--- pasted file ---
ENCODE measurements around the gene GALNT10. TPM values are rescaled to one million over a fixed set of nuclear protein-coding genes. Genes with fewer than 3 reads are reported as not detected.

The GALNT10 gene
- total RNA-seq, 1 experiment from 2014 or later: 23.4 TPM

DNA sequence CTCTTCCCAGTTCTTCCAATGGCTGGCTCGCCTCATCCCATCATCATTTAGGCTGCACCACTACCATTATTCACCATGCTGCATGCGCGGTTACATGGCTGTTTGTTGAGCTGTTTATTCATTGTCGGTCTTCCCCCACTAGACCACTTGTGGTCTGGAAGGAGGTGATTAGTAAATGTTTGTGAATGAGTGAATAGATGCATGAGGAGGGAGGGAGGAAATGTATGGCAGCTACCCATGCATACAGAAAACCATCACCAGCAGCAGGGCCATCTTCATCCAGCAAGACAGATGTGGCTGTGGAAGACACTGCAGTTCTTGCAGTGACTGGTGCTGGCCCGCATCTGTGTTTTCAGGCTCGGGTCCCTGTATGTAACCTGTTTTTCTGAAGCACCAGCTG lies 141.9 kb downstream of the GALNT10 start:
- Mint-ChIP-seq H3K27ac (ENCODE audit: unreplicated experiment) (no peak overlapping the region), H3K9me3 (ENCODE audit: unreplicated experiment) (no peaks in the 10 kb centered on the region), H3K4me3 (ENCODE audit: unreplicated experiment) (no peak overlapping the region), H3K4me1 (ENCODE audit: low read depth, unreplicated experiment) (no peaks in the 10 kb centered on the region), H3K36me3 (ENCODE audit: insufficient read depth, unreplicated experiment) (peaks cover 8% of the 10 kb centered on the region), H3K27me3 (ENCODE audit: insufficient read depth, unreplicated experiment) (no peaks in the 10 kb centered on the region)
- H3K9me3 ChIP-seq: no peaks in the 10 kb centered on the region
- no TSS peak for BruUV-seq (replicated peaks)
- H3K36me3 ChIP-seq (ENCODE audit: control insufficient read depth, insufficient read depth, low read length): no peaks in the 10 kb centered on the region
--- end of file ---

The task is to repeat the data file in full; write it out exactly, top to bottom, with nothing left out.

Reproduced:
ENCODE measurements around the gene GALNT10. TPM values are rescaled to one million over a fixed set of nuclear protein-coding genes. Genes with fewer than 3 reads are reported as not detected.

The GALNT10 gene
- total RNA-seq, 1 experiment from 2014 or later: 23.4 TPM

DNA sequence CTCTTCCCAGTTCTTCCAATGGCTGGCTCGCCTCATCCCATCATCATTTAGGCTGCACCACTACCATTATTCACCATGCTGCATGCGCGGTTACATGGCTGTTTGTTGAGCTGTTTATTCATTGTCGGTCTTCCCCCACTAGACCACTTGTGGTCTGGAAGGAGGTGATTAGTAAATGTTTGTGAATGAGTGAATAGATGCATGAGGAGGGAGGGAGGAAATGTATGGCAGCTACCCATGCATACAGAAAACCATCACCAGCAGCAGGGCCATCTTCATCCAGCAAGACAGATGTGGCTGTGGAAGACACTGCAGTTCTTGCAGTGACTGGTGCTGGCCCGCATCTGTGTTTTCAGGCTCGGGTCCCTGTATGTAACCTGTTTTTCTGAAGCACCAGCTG lies 141.9 kb downstream of the GALNT10 start:
- Mint-ChIP-seq H3K27ac (ENCODE audit: unreplicated experiment) (no peak overlapping the region), H3K9me3 (ENCODE audit: unreplicated experiment) (no peaks in the 10 kb centered on the region), H3K4me3 (ENCODE audit: unreplicated experiment) (no peak overlapping the region), H3K4me1 (ENCODE audit: low read depth, unreplicated experiment) (no peaks in the 10 kb centered on the region), H3K36me3 (ENCODE audit: insufficient read depth, unreplicated experiment) (peaks cover 8% of the 10 kb centered on the region), H3K27me3 (ENCODE audit: insufficient read depth, unreplicated experiment) (no peaks in the 10 kb centered on the region)
- H3K9me3 ChIP-seq: no peaks in the 10 kb centered on the region
- no TSS peak for BruUV-seq (replicated peaks)
- H3K36me3 ChIP-seq (ENCODE audit: control insufficient read depth, insufficient read depth, low read length): no peaks in the 10 kb centered on the region